Over the years, Mark’s initiatives have included founding International Fathers Mental Health Day, and working with perinatal mental health expert Dr Jane Hanley to co-develop an accredited training in paternal mental health. Earlier this year his book Daddy blues: postnatal depression and fatherhood was published.

Mark’s aim is simple – to bring about a ‘more holistic approach’, with support in place for both parents to bring about ‘better outcomes’.

‘Otherwise the result is relationships ending, drink and drugs, overeating, undereating, anger and even violence, when there was none before the baby was born,’ says Mark.

‘Services are already overstretched, but this is a real problem – it needs proper funding,’ continues Mark. ‘Education is needed, not just for professionals, but the families as well – they are the ones to see it every day. It’s hard enough for men to talk about depression – there is so much stigma around that - let alone PND.

‘The question comes: “What’s he got to be depressed about? He didn’t have the baby.” But how I always describe it to friends is, if they had not got pregnant and had a baby, that man wouldn’t be depressed – in the first 12 months antenatally that is PND.’

Too often, men are excluded from the conversation, in the services and information on offer around the birth of a child, he adds. ‘That’s why I’ve launched the #HowAreYouDad campaign. Healthcare professionals should be asking that question, and we need to be educating families to look for signs and symptoms.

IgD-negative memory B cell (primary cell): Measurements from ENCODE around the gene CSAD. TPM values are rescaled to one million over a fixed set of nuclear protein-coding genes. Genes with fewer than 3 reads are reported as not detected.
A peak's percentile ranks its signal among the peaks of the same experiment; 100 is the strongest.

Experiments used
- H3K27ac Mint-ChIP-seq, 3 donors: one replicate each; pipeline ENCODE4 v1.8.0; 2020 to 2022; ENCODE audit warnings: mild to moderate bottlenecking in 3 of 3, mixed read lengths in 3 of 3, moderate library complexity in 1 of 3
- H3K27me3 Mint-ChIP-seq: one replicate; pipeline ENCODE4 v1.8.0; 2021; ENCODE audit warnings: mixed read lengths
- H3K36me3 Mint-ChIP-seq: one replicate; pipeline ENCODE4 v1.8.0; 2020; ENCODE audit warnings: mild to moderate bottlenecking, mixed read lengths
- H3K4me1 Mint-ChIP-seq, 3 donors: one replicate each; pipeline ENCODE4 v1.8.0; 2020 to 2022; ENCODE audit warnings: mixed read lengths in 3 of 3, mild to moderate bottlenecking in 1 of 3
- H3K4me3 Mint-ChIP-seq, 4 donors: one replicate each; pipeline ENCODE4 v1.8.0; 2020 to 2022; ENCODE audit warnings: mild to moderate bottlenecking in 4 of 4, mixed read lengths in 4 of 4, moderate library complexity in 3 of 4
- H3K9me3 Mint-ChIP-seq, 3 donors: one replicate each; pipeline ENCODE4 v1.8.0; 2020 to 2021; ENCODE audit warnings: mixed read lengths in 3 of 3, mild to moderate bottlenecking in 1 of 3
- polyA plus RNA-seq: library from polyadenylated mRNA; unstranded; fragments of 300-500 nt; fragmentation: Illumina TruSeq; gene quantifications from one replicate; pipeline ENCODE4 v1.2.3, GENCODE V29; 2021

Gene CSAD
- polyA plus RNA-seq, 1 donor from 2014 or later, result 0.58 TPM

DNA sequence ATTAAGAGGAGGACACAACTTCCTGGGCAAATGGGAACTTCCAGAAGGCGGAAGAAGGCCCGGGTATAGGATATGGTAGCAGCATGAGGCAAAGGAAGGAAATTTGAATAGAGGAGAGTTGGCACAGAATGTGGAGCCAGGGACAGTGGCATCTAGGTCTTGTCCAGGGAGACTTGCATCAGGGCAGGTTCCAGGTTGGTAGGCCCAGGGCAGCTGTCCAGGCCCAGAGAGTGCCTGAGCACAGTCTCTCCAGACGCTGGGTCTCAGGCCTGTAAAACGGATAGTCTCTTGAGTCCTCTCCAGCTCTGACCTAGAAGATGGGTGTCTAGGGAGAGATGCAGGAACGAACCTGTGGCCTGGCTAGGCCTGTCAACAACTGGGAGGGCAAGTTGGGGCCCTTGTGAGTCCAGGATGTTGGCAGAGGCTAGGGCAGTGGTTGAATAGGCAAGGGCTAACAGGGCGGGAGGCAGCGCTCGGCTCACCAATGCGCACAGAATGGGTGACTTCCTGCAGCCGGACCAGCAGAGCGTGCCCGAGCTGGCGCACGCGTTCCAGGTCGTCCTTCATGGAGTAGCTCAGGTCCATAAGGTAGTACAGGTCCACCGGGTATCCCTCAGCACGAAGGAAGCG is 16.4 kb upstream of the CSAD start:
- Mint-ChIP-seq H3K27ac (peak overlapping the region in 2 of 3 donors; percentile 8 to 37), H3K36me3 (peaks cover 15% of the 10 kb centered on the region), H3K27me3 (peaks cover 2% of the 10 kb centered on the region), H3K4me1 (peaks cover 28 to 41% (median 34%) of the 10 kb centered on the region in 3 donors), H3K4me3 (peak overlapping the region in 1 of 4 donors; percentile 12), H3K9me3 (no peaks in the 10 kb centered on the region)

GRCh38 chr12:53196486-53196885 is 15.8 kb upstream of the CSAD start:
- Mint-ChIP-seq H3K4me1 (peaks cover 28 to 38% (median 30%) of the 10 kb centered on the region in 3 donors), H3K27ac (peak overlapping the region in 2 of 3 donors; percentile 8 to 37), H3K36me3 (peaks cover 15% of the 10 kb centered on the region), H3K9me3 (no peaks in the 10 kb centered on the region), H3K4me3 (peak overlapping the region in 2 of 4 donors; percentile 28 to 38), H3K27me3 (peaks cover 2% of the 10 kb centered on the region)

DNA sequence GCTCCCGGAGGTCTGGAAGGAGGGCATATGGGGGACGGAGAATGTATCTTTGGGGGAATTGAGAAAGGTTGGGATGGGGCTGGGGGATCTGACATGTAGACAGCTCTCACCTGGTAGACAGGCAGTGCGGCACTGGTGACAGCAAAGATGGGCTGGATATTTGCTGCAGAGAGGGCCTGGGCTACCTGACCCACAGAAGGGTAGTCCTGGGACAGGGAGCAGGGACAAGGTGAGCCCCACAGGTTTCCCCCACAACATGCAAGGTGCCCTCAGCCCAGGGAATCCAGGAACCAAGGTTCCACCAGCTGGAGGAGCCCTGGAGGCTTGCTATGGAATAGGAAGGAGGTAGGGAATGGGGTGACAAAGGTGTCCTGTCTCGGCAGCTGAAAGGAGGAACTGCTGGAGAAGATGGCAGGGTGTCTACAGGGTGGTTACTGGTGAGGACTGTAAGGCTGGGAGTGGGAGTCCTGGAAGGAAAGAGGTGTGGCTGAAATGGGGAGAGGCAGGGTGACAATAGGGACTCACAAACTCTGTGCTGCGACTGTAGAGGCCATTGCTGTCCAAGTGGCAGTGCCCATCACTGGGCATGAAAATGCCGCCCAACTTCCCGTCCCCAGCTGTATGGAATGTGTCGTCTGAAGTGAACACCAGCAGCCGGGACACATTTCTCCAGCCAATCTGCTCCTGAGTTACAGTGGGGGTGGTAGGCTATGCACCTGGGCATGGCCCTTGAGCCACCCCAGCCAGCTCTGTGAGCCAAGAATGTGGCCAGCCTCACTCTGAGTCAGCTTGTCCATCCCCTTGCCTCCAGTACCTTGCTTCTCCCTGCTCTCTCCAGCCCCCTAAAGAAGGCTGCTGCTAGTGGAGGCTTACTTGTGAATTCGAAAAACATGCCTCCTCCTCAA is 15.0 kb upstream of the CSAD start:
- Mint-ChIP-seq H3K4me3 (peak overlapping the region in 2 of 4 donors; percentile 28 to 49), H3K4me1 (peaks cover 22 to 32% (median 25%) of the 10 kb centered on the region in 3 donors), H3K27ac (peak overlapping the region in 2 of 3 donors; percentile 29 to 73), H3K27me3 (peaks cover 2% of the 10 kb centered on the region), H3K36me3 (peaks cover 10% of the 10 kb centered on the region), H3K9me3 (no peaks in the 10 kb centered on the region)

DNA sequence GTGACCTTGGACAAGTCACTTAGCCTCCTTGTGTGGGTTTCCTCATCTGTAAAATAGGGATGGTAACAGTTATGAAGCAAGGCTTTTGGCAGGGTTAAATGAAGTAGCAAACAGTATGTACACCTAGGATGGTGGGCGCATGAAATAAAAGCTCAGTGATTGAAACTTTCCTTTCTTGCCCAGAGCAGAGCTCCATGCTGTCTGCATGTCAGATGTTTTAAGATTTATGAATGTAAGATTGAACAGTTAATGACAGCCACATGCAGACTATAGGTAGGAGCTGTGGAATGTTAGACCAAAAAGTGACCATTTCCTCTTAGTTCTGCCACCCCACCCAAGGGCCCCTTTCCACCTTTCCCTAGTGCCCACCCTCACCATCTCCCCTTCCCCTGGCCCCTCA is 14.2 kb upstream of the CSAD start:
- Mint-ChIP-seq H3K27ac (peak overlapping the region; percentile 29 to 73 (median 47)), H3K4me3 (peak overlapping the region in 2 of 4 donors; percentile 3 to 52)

‘There’s no data, no screening in place, but we know that fathers are taking their own lives due to PND. Suicide is the biggest killer of men under 50 in this country, but still no one is asking dads about their mental health (see On the edge). There is enough evidence out there now, and more coming out – there are no excuses.’

Having spoken to more than 2000 dads, says Mark, ‘I know the reality. That’s my motivation; that’s what drives me. I want to make sure things are in place if my son becomes a father. I want to make sure so no one else goes through what we went through.’ 


 

Resources


 

References

Kim P and Swain J (2007) Sad Dads: Paternal Postpartum Depression. Psychiatry. 2007 Feb; 4(2): 35–47. See https://www.ncbi.nlm.nih.gov/pmc/articles/PMC2922346/ (accessed 22 October 2018).

NICE (2018). Antenatal and postnatal mental health: clinical management and service guidance, Clinical guideline CG192. See https://www.nice.org.uk/guidance/cg192 (accessed 22 October 2018).

Paulson J and Bazemore S (2010). Prenatal and postpartum depression in fathers and its association with maternal depression: a meta-analysis. See https://www.ncbi.nlm.nih.gov/pubmed/20483973  (accessed 22 October 2018).

Steadtlander L (2015). Paternal Postpartum Depression. The International journal of childbirth education. 30(2):11-13. See: https://www.researchgate.net/publication/275950095_Paternal_Postpartum_Depression (Accessed 22 October 2018)

Top